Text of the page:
Chris Sarris is a normal dude from Cleveland, Ohio. Co-workers describe him as “the guy in the office that says ‘This is what we did’ when giving a presentation to the boss, even though he did all the work.” Chris also has a bit of a secret: He played Steve Rogers in Captain America: The Winter Soldier.
When you’re a part of the biggest blockbuster franchise of the hour, what do you do on your time off? Well, if you’re Chris Evans, you set up a secret escape room and prank people into yelling “Hail Hydra!” in public places.
There were a ton of rumors leading up to ‘Captain America: Civil War’ that the ending would find some of the Avengers killed, especially Steve Rogers. But after all the fighting, none of the Avengers met their fate, with Rhodey as the only one sustaining a serious injury. So why did all the superheroes survive?
Ahead of Captain America: Civil War's Blu-Ray release in September, The Huffington Post spoke with directors Joe and Anthony Russo to clear up some questions we all had at the end of the most recent Avengers installment. One of the final scenes of the movie is Steve Rogers putting down his shield, which made a lot of us wonder if that could mean he's symbolically giving up on his superhero alter-ego.
The Marvel Cinematic Universe, now in its eighth year, has been known to kickstart a lot of otherwise unknown actors’ careers, and give some their big break while rebooting others’ careers. While Robert Downey Jr. definitely had the biggest name at the start, it wasn’t easy for Jon Favreau to convince the Marvel execs that he was right for Tony Stark, but we’re all so glad he did. Chris Evans’ only other blockbuster credit was as the Human Torch in Fox’s Fantastic Four (2005) and its ill-fated sequel Fantastic Four: Rise of the Silver Surfer (2007), but his chiseled jawline soon landed him the title role in 2011’s Captain America: The First Avenger.
What do you get a man who’s turning 75 years old? Maybe a nice knit cardigan or a hand-crafted wooden pipe. But if that man is Captain America, you best get him a giant bronze statue.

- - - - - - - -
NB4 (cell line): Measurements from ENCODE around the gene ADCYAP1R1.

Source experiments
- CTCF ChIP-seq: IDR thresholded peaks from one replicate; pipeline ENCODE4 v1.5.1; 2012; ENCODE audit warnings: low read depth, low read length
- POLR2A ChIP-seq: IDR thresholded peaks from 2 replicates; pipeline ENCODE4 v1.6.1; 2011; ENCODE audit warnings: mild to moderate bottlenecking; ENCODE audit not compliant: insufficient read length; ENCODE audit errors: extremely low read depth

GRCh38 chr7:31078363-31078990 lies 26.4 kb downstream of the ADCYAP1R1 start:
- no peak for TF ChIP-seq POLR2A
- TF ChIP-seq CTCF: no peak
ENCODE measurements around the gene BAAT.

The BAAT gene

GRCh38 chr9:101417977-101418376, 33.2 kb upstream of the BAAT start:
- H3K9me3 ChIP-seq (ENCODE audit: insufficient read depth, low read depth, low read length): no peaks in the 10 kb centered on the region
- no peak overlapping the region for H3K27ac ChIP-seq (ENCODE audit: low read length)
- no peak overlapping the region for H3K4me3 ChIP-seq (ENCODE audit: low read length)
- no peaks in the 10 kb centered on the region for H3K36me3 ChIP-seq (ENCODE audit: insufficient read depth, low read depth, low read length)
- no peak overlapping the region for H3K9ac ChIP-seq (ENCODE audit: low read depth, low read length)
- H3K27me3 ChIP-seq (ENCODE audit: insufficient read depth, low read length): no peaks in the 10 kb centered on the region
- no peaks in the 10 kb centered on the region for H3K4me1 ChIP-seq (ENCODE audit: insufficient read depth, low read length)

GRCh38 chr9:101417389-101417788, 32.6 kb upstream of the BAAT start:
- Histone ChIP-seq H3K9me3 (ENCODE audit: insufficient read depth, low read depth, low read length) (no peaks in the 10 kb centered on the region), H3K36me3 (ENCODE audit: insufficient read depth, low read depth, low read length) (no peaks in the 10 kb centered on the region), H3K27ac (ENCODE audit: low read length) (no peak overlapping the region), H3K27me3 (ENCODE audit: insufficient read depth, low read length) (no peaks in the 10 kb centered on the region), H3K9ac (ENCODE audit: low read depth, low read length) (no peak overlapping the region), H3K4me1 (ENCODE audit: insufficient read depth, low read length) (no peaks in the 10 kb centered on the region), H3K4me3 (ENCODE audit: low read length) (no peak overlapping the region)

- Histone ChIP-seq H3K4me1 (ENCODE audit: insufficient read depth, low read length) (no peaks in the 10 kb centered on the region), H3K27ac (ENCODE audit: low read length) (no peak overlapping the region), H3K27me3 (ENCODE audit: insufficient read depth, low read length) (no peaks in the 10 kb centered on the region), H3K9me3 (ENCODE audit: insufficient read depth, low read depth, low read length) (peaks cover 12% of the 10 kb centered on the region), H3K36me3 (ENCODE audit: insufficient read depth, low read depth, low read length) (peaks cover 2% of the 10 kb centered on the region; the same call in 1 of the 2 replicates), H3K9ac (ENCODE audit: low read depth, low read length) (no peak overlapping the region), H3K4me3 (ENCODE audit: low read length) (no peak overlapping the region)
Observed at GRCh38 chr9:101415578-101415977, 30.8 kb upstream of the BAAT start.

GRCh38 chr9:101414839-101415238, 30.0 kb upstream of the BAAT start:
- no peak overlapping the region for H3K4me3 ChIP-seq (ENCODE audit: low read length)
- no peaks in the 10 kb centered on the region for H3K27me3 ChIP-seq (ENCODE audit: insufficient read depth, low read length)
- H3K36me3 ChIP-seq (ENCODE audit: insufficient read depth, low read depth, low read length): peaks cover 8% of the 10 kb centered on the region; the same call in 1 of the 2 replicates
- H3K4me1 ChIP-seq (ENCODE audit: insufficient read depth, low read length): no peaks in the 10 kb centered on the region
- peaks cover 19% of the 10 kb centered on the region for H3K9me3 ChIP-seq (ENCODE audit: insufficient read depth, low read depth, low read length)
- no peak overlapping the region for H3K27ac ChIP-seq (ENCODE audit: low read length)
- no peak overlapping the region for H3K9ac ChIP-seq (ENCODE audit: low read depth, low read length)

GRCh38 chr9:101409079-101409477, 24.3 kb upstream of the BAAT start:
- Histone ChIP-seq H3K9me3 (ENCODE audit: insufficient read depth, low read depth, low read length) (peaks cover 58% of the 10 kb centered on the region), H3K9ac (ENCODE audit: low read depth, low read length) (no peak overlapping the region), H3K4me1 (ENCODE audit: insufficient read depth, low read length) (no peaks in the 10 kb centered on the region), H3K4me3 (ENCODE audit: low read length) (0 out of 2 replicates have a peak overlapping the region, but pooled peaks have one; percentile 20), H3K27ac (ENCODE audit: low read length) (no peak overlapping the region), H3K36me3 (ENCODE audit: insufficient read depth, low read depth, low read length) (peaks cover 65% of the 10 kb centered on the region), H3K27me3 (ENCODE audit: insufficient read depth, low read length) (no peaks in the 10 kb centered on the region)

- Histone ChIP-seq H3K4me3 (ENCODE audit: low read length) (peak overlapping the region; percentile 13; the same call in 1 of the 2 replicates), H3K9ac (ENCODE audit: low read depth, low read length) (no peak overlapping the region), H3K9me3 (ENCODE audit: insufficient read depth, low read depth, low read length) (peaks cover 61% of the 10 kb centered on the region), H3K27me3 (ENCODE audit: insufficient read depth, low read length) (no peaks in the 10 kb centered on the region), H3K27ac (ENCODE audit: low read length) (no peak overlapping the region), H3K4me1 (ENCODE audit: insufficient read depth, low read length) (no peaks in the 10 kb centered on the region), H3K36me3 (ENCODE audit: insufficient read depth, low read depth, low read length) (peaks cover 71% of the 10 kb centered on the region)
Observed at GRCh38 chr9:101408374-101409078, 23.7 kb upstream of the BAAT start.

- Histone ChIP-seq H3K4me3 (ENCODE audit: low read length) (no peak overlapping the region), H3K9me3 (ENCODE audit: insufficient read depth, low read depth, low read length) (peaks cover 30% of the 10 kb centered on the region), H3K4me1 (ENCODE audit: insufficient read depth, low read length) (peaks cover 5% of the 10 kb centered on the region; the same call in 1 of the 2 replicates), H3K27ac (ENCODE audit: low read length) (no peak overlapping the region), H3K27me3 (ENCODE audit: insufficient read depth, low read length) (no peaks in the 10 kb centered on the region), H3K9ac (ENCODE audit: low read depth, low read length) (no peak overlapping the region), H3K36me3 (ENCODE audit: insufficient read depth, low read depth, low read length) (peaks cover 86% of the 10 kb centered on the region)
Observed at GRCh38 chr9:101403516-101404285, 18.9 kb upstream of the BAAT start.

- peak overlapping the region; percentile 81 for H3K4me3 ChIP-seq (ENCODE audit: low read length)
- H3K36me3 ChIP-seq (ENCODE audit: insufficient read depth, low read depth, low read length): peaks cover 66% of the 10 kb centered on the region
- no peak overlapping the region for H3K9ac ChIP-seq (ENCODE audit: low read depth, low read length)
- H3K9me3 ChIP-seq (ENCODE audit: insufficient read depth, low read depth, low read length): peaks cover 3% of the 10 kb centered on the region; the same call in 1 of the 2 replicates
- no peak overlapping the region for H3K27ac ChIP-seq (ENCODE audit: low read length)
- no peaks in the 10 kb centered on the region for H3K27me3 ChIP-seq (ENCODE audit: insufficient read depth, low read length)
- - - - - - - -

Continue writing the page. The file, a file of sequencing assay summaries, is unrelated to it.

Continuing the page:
There are so many Marvel heroes in Captain America: Civil War that it almost feels more like a bridge between Avengers: Age of Ultron and Infinity War than a Cap sequel. Directors Joe and Anthony Russo did a fine job of juggling multiple characters and action set pieces, giving each hero a chance to shine — that was particularly evident in the airport sequence, in which we saw pretty much everyone fighting each other in various combinations. The one combo we didn’t get was Black Widow and Cap, but a new animatic from an unused scene gives you an idea of what that might have been like.
Marvel’s Agent Carter has expired in more ways than one after both Civil War and TV upfronts, but don’t take that to mean Hayley Atwell will say goodbye to the character just yet. Cap’s best gal is still in the loop, and Peggy is apparently none-too-thrilled by Steve’s familial choice of Civil War love interest, nor that headline-making comic reveal.
If you’ve been cruising social media today and you follow any comics fans, you probably caught a glimpse (or several thousand glimpses) of a #SayNotoHydraCap hashtag.
Apologies in advance to your butt because your sense of patriotic duty is about to trump any and all loyalty you may have to your own bodily comfort. Mark your calendars for May 5 (that’s this Thursday; again, sorry to your butt for the short notice), which is when Marvel will unleash the Ultimate Captain America Marathon in select theaters nationwide. The marathon includes the first two Captain America films, both Avengers films, and culminates in — what else — Civil War.